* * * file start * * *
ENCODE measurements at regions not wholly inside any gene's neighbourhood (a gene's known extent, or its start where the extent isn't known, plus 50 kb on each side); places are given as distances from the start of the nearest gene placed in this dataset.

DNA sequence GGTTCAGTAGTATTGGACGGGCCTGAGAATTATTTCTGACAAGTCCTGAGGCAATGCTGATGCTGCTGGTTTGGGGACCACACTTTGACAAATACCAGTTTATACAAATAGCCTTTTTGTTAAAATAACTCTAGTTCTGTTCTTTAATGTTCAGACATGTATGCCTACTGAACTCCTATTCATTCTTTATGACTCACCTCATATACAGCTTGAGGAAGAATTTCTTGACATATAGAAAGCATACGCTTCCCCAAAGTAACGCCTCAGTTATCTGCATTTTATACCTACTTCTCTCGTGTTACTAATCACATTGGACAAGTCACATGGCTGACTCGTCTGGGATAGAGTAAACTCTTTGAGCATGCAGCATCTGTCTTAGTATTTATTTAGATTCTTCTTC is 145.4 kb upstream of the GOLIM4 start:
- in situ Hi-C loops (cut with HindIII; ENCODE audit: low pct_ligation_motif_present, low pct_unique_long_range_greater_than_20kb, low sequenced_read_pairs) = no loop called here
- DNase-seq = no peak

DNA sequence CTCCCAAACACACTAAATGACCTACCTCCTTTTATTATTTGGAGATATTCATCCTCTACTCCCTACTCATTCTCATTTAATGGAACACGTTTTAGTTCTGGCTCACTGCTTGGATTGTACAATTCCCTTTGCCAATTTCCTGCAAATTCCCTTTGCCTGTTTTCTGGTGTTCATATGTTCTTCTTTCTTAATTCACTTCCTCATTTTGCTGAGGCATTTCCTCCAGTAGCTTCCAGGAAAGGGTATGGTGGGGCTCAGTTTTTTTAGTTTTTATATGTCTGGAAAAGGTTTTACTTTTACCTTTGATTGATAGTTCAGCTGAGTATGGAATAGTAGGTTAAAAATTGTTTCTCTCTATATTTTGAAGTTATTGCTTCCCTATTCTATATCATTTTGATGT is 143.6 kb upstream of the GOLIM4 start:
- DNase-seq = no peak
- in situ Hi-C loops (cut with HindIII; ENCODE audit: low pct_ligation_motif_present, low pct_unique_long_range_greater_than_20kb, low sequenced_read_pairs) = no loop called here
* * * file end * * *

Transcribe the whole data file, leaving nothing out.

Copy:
ENCODE measurements at regions not wholly inside any gene's neighbourhood (a gene's known extent, or its start where the extent isn't known, plus 50 kb on each side); places are given as distances from the start of the nearest gene placed in this dataset.

DNA sequence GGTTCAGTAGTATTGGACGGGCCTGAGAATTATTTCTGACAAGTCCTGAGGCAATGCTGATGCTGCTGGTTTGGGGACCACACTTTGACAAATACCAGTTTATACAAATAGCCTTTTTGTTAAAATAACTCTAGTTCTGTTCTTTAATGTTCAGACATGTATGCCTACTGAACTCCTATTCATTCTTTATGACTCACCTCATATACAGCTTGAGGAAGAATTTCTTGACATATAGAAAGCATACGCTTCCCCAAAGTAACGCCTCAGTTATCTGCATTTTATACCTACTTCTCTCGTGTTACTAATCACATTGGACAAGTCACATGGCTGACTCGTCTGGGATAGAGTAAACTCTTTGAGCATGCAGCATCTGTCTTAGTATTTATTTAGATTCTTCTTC is 145.4 kb upstream of the GOLIM4 start:
- in situ Hi-C loops (cut with HindIII; ENCODE audit: low pct_ligation_motif_present, low pct_unique_long_range_greater_than_20kb, low sequenced_read_pairs) = no loop called here
- DNase-seq = no peak

DNA sequence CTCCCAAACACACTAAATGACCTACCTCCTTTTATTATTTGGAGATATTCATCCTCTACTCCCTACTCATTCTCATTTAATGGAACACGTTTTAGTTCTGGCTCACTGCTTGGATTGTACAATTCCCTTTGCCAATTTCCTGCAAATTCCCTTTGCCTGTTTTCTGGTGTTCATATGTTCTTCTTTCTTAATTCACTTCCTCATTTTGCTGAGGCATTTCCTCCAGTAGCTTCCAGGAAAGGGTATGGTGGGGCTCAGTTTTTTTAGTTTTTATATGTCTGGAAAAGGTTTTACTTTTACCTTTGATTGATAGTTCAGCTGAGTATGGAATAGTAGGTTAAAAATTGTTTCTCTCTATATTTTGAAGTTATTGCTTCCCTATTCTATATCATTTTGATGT is 143.6 kb upstream of the GOLIM4 start:
- DNase-seq = no peak
- in situ Hi-C loops (cut with HindIII; ENCODE audit: low pct_ligation_motif_present, low pct_unique_long_range_greater_than_20kb, low sequenced_read_pairs) = no loop called here